Purpose: To investigate the relationship between oxytocin (OT) and male infertility, serum OT baseline concentration and oxytocin receptor (OTR) gene expression in fertile and infertile men were investigated. Methods and patients: Twenty obstructive azoospermia patients, twenty five idiopathic asthenozoospermia patients, twenty idiopathic oligozoospermia patients and twenty healthy subjects were taken into consideration. Serum OT baseline concentration was determined by radioimmunoassay. Moreover, serum concentration of luteinizing hormone (LH), follicle-stimulating hormone (FSH) and testosterone (T) were determined by chemoluminescence to evaluate the correlation with OT. OTR gene promotor and OTR mRNA expressions were determined by polymerase chain reaction and reverse transcriptase-polymerase chain reaction, respectively. OTR protein expression was also performed by Western Blot. Results: Serum OT baseline concentrations in infertile groups were significantly higher than in fertile group (F0.05/2(2,82)=8.29, p<0.001). Serum baseline concentration of OT was not correlated with that of LH, FSH and T. There was no significant difference in gene sequences of OTR gene promotor and OTR mRNA when comparing infertile patients with fertile. Human OTR was in the form of oligomers and monomers, and the oligomers were in the majority containing tetramers and hexamers. Monomer expression was significantly higher in idiopathic asthenozoospermia and idiopathic oligozoospermia than that in obstructive azoospermia and control group (F0.05/2(2,82)=115.50, p<0.001). There was no significant difference in oligomer expression between different groups, but 20% of idiopathic asthenozoospermia cases showed a decrease. Conclusions: Significantly different OT baseline concentrations and OTR expressions between fertile and infertile men strongly suggest that OT/OTR system is likely to be linked with male infertility, providing new insights into the pathogenesis and treatment of male infertility. © 2010 Springer Science+Business Media, LLC. Source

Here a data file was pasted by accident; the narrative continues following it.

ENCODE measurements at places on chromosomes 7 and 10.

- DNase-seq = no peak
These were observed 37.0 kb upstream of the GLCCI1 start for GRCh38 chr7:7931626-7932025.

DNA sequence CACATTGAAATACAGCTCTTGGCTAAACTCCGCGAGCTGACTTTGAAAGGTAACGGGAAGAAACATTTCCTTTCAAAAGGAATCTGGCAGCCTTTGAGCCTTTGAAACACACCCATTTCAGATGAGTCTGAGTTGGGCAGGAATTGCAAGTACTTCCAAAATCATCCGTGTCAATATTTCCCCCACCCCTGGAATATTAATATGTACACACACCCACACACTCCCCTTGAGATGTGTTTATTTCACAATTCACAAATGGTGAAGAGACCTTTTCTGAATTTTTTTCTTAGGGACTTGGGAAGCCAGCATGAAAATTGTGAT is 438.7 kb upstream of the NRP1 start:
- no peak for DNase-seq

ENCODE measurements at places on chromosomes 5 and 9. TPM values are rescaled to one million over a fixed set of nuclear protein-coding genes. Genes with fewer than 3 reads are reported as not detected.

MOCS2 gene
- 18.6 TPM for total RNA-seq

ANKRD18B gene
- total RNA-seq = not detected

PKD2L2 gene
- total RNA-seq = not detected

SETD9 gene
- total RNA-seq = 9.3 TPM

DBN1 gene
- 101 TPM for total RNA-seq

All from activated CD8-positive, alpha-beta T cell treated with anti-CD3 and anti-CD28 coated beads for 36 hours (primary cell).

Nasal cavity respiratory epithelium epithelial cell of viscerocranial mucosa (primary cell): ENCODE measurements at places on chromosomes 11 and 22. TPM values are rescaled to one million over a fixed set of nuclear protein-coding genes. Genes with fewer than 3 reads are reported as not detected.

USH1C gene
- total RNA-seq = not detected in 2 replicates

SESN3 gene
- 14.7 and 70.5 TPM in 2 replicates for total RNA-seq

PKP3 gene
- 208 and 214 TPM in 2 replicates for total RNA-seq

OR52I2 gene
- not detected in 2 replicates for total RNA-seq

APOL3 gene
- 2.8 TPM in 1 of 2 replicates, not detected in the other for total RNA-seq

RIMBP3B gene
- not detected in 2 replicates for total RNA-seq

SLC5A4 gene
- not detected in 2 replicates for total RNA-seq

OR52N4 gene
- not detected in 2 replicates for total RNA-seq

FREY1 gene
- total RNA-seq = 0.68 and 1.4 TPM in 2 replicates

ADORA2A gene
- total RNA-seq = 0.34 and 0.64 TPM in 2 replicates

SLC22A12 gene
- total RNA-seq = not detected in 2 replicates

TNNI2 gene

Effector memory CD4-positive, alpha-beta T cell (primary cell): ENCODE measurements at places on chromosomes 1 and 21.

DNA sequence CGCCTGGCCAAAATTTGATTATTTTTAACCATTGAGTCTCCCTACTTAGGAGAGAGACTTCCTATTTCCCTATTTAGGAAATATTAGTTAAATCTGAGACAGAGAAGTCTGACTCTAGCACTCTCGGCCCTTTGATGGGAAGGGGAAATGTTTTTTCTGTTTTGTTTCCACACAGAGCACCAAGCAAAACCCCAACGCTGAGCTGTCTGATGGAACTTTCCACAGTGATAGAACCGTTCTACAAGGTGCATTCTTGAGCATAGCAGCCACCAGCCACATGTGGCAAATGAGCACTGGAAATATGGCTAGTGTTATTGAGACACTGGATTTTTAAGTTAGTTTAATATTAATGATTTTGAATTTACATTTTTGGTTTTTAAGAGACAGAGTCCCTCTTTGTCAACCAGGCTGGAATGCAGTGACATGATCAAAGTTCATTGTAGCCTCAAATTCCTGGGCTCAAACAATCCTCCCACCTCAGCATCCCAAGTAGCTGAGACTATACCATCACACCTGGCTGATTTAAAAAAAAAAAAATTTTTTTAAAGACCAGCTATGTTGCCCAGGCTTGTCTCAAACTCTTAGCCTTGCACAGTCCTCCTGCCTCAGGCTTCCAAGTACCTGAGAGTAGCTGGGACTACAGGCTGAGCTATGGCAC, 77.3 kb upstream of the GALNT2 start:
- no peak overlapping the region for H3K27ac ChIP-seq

Wang X.-B.,Shanghai Institute of Andrology | Hu H.-L.,Shanghai Institute of Andrology | Liu Y.,Shanghai Institute of Andrology | Cao X.-R.,Shanghai Institute of Andrology | And 3 more authors.
Journal of Shanghai Jiaotong University (Medical Science) | Year: 2012